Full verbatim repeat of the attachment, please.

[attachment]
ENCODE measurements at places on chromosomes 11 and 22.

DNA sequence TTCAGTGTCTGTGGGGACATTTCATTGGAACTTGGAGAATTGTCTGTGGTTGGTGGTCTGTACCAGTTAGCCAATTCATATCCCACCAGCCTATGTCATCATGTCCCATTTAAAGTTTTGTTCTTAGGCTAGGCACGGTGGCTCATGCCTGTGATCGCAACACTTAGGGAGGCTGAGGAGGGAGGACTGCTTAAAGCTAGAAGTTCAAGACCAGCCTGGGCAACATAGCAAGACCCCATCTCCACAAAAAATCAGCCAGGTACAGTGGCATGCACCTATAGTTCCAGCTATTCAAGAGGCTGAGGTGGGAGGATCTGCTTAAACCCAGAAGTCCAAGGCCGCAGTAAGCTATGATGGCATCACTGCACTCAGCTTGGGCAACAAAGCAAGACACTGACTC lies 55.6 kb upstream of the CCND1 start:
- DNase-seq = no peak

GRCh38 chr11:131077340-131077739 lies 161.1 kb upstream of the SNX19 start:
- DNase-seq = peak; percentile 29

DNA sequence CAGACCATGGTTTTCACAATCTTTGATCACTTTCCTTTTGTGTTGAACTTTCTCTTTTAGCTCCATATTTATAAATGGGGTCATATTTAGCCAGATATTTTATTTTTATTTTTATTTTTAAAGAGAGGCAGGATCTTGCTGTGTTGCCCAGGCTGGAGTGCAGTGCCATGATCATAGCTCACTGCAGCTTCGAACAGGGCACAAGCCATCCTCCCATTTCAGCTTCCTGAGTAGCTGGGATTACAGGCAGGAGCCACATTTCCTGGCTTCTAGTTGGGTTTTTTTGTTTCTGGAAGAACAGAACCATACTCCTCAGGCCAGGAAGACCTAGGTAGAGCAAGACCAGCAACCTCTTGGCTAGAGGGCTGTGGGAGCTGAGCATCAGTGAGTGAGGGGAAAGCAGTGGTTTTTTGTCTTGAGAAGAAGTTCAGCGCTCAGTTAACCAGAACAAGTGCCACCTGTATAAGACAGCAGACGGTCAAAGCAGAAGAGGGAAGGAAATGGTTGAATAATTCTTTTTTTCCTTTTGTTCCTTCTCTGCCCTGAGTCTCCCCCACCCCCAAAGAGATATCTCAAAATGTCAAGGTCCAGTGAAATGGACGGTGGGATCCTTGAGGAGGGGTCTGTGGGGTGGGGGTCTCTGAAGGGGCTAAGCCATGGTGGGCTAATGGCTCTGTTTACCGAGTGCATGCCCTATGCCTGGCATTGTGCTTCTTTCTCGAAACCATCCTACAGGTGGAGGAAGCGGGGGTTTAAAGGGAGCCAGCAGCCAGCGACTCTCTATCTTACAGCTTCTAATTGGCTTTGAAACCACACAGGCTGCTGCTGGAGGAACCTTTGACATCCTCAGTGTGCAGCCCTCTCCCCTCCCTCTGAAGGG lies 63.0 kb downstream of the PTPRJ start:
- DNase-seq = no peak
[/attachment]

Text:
ENCODE measurements at places on chromosomes 11 and 22.

DNA sequence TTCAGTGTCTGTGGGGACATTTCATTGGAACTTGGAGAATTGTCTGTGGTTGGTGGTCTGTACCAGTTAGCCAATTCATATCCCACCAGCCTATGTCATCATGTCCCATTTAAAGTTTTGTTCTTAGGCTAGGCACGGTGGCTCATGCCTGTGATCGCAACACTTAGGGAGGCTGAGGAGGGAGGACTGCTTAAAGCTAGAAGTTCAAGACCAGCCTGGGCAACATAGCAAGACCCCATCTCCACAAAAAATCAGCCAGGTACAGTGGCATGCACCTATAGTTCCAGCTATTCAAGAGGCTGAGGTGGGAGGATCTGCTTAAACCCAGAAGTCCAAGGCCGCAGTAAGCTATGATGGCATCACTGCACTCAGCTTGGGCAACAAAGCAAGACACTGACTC lies 55.6 kb upstream of the CCND1 start:
- DNase-seq = no peak

GRCh38 chr11:131077340-131077739 lies 161.1 kb upstream of the SNX19 start:
- DNase-seq = peak; percentile 29

DNA sequence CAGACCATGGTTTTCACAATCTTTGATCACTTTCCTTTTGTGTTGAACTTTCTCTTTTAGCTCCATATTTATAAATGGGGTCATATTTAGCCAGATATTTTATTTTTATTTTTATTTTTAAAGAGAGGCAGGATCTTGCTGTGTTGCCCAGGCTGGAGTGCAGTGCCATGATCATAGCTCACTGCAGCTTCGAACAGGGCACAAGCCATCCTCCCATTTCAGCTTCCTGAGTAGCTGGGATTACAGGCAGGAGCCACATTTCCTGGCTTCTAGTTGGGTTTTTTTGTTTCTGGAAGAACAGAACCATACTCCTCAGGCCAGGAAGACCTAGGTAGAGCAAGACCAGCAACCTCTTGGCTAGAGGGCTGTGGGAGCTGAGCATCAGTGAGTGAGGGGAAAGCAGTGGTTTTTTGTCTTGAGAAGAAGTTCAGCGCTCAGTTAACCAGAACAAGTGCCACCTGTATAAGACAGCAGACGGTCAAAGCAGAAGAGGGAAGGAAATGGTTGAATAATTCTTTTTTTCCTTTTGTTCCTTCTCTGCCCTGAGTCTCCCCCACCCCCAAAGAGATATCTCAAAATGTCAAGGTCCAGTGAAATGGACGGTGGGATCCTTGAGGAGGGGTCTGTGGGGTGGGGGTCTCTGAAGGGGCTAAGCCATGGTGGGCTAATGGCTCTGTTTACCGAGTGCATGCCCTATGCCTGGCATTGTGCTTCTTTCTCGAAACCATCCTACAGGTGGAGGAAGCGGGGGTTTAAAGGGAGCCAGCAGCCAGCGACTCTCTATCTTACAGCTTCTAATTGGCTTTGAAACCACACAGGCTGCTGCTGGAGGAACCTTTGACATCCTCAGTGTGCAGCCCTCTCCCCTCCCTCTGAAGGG lies 63.0 kb downstream of the PTPRJ start:
- DNase-seq = no peak